Many businesses, shops, online stores, service providers, and organizations offer student discounts. Try conducting a small research before you make a purchase. You can save money on a variety of products and services by doing so. Don’t forget your student ID, and always carry it with you wherever you go. You never know which place might provide you with a discount or a special deal. Such categories as public transportation software subscriptions, textbooks, gadgets, etc., might be quite expensive, but yet you can save on them if you do your research first.

Buying Used Items

Sometimes, you can save on things like textbooks, appliances, furniture, or devices if you buy them from former students, online marketplaces like Amazon, or your campus sales. You can also invest in digital textbooks and rental options instead of buying new textbooks, which are commonly very expensive. Additionally, consider sharing textbooks with your classmates or using library copies when available.

Limiting Credit Card Usage

Credit cards are very convenient to use, and they can often seem like basically free money. However, this is not really true, and the abuse of credit cards can lead to debt if they are not managed properly. Use your credit card wisely, and always make sure you can pay the debt off in full each month. Choose a credit card with a low interest rate and student rewards. Make sure you monitor your spending closely to avoid high-interest charges when your payment is overdue.

Cooking at Home and Meal Prepping

Cooking at home instead of dining out can have great financial and health impacts. It’s useful to learn how to cook even when you have few options when living in a dorm. Plan your meals and create a shopping list to avoid impulse purchases. Consider meal prepping to save time during the weekdays. Simple and budget-friendly recipes can be found online and will not take much time or skill.

Utilizing Campus Resources

Your college might offer a variety of resources that you can take full advantage of. Many colleges provide free local services such as counseling, fitness centers, health services, etc. Utilize these resources as well as career advice when searching for a part-time job as your college might help you a lot in it. Studying in the library and attending a local cafeteria can also be money-saving options that will not significantly affect the quality of your life.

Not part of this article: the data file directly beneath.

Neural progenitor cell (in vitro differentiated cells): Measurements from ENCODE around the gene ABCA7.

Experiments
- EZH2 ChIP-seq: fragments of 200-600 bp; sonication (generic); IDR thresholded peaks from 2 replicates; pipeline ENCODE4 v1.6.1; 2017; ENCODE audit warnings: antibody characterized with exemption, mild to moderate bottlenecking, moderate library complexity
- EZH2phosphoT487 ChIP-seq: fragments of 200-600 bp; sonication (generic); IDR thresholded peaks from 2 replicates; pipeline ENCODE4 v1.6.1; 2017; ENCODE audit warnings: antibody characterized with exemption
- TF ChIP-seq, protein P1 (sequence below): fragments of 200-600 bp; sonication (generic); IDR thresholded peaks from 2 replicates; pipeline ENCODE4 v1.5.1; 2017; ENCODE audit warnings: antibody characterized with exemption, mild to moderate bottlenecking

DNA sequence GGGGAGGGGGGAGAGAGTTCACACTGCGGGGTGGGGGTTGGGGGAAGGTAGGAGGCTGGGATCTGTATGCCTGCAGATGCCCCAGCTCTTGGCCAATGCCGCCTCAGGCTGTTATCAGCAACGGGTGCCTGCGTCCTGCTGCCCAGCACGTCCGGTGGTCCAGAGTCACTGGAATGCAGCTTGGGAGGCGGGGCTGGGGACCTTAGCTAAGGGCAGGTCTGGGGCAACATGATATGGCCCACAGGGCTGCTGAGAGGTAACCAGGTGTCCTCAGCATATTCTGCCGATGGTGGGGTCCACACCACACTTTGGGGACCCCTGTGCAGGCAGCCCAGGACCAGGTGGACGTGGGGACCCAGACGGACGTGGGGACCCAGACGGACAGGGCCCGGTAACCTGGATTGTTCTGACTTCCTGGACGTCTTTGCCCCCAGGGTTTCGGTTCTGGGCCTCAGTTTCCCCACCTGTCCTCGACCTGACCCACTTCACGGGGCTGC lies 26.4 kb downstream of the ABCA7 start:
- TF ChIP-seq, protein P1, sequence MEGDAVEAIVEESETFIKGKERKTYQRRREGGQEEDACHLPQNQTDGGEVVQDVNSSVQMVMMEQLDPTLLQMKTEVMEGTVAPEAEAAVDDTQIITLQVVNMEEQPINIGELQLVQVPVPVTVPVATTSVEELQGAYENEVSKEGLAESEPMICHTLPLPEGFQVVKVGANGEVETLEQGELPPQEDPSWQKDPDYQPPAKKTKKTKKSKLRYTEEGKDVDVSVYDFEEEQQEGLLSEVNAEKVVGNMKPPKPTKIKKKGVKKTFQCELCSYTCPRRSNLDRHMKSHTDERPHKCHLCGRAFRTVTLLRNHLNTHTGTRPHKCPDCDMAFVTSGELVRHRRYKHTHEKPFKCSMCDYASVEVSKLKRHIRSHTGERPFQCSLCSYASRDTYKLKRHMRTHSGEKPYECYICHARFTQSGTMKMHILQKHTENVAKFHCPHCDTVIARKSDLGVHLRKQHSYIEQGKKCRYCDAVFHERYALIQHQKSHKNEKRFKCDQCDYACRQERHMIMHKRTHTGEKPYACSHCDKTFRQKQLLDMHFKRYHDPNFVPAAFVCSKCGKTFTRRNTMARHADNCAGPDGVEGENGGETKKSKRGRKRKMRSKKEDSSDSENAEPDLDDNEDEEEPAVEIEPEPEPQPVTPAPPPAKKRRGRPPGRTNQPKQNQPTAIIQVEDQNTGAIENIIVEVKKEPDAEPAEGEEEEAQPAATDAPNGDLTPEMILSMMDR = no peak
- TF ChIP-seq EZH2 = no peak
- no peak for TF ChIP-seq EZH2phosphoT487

Building an Emergency Fund

An emergency fund is crucial for everyone, especially for students with unstable financial situations. This fund will help you handle unexpected expenses such as health issues, urgent device fixing, or unplanned trips. Start small by saving a portion of your income each month and aim for at least $500. You can gradually build up your emergency fund to cover 3 to 6 months’ worth of expenses. Keep this money easily accessible and separate from your main bank account. These savings will provide peace of mind and financial security.

Finding a Part-Time Job or Freelancing Opportunities

Last but not least, it’s important to search for various sources of income and different opportunities that will allow you to ease your financial pressure. Some colleges offer work-study programs that provide part-time jobs for students. Alternatively, you can look for jobs on campus or nearby, such as cafeterias, restaurants, call centers, retail shops, etc. Don’t forget to prepare your resume and a pinch of patience as job serches might take time. If you have skills that you can put to work, such as writing, graphic design, and tutoring, that would be a great chance to make some extra cash. Freelancing also allows you to work from anywhere and establish your work schedule according to your preferences and needs.


Dealing with financial difficulties in college is surely challenging and stressful but manageable. You just need some careful planning and disciplined habits. So be sure to use our tips and implement them in your daily life to increase your income and stabilize your budget.